The historic collection of a sample from the near-Earth asteroid Bennu by NASA’s OSIRIS-REx spacecraft on Tuesday was almost too successful.
Some of the sample is leaking into space, according to Dante Lauretta, OSIRIS-REx principal investigator at the University of Arizona in Tucson during a NASA press conference Friday.
“The big concern now is that particles are escaping because we’re almost a victim of our own success,” he said. “Large particles left the flap open. Particles are diffusing out into space. They aren’t moving fast, but nonetheless, it’s valuable scientific material.”
The mission team analyzed images Thursday taken of the collector head of the spacecraft that showed that a substantial sample was collected — but there is so much material in the head that the flap designed to keep the sample inside is jammed.
This is allowing particles to escape into space. The mission team is changing the course of the events planned for the spacecraft this weekend and planning to stow the sample as quickly as possible so little material is lost. The researchers estimated that it’s continually losing between 5 to 10 grams of material. This flaky material floats in what resembles a cloud of particles around the head.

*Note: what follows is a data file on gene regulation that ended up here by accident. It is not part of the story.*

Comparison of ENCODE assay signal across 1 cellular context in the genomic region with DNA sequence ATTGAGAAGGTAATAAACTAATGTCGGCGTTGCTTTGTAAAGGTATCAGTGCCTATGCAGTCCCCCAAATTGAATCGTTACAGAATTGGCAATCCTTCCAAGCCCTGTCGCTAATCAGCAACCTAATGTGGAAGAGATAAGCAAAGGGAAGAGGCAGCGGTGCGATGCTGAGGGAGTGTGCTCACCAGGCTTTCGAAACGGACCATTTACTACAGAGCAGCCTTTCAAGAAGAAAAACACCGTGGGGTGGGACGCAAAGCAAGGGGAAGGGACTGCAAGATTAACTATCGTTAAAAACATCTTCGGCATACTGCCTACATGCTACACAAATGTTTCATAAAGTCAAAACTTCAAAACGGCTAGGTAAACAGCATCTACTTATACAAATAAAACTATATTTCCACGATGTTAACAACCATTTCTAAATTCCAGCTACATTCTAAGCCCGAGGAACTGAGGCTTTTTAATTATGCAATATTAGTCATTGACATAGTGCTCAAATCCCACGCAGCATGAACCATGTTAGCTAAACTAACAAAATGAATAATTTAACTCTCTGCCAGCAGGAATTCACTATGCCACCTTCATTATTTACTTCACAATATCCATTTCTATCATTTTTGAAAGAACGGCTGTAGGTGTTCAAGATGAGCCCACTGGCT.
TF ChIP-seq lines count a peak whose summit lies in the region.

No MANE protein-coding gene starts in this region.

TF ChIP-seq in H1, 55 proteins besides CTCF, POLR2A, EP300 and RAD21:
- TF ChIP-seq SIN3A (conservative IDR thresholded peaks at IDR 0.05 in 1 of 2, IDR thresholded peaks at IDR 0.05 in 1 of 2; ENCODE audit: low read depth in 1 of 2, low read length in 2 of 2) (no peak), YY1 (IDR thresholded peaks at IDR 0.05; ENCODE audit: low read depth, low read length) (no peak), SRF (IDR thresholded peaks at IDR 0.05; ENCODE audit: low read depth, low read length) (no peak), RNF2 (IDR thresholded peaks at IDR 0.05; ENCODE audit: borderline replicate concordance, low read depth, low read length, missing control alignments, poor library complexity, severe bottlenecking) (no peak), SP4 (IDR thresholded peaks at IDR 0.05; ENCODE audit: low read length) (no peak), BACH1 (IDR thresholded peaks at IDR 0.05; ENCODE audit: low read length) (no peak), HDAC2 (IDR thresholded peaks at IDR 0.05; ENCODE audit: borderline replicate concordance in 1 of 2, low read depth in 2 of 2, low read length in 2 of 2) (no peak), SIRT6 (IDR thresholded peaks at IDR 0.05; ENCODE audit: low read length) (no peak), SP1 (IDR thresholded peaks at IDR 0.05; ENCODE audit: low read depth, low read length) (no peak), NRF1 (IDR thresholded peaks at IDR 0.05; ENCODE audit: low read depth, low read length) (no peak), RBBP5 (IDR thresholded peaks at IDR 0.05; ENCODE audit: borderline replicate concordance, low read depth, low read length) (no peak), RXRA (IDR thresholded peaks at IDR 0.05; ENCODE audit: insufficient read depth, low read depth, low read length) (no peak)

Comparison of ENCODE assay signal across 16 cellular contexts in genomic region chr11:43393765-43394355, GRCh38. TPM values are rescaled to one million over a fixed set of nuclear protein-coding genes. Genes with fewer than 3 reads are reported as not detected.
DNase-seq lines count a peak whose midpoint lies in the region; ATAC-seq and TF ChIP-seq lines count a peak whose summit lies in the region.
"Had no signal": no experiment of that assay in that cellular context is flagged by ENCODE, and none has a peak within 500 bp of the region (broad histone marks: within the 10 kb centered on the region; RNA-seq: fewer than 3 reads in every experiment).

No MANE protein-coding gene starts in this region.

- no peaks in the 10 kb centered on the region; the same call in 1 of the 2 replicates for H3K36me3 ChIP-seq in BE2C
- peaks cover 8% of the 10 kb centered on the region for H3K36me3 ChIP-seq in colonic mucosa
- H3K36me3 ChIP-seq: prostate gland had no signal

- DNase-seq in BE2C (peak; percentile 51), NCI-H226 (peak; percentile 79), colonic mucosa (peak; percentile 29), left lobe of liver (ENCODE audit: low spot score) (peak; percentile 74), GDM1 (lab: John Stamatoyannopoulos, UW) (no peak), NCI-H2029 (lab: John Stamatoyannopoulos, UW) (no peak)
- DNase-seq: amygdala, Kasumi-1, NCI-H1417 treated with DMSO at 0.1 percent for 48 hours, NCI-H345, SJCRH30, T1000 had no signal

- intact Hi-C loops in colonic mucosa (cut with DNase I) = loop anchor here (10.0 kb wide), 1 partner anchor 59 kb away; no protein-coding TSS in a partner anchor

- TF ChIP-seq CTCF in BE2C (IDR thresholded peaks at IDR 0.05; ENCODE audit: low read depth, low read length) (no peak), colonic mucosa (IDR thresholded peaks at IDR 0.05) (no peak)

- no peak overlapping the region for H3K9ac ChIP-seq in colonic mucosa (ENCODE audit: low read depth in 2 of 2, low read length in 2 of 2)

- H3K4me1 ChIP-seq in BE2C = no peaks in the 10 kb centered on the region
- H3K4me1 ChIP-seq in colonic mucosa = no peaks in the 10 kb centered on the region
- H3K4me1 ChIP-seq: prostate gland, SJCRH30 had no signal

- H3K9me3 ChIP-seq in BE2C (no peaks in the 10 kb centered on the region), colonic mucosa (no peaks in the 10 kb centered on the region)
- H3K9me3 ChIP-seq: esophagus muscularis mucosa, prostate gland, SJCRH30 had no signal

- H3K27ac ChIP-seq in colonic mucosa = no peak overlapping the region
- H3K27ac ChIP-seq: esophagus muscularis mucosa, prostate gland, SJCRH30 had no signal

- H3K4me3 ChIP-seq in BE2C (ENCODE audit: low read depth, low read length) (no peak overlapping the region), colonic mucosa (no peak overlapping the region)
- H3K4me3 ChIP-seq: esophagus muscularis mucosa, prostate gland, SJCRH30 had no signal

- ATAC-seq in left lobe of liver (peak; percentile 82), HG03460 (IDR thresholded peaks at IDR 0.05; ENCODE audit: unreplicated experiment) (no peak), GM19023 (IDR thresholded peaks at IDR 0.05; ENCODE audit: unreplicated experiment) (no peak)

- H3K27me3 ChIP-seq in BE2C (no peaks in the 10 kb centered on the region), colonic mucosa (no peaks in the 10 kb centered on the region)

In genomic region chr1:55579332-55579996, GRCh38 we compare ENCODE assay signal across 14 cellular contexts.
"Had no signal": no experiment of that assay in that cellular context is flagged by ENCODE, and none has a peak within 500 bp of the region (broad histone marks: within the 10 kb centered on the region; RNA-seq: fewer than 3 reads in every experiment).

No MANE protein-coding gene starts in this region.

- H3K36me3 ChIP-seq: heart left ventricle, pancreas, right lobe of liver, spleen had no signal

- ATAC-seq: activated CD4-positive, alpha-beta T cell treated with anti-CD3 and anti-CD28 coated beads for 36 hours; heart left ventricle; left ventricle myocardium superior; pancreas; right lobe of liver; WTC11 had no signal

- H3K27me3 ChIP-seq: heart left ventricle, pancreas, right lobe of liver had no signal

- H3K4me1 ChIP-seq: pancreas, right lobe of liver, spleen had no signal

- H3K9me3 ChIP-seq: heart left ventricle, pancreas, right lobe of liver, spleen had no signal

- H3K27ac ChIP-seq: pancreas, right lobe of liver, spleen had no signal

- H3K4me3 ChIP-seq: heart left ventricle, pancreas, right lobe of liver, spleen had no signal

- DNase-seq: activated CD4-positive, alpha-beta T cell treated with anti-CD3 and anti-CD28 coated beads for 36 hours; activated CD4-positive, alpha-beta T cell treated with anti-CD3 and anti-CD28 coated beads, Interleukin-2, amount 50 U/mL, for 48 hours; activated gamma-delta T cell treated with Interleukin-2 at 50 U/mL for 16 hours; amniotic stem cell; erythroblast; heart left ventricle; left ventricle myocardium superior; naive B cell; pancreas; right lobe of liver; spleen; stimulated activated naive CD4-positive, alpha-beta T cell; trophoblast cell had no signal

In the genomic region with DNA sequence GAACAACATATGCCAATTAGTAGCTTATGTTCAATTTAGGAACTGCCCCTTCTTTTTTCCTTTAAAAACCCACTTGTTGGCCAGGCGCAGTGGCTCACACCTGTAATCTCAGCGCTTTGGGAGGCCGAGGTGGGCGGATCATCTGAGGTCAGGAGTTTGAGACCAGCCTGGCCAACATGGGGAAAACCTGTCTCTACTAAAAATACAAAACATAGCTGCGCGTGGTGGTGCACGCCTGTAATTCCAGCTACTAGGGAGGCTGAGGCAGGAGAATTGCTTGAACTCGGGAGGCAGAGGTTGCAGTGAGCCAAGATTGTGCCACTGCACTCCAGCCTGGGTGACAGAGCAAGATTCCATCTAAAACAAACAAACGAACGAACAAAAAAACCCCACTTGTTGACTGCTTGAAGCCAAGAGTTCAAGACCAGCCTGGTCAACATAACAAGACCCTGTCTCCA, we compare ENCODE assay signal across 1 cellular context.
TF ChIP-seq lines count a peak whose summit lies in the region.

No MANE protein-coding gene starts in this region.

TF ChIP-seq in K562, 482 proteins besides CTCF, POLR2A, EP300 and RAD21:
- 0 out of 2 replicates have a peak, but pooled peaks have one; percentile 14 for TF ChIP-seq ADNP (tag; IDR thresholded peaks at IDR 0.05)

But the team isn’t sure of the exact loss rate because it’s not steady.
The mission was required to collect at least 2 ounces, or 60 grams, of the asteroid’s surface material. Based on the images they analyzed, the researchers are confident that the collector head on the end of the spacecraft’s robotic arm actually captured 400 grams of material. And that’s only what’s visible to them through the perspective of the camera.
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But particles are escaping through small gaps where a Mylar flap, or lid, is being held open by at least a centimeter by large rocks. And the activities planned for the spacecraft this weekend could cause more sample loss due to movement.
Previously, OSIRIS-Rex was expected to conduct a braking burn on Friday and a measurement of the sample’s mass on Saturday. Although this means the team won’t know the true mass of the sample until it returns to Earth in 2023, the mission team is confident that it will have a sufficient sample.
“We are working to keep up with our own success here, and my job is to safely return as large a sample of Bennu as possible,” Lauretta said. “The loss of mass is of concern to me, so I’m strongly encouraging the team to stow this precious sample as quickly as possible.”
The team will go through another evaluation process this weekend to ensure that the sample head could be stowed in the sample return capsule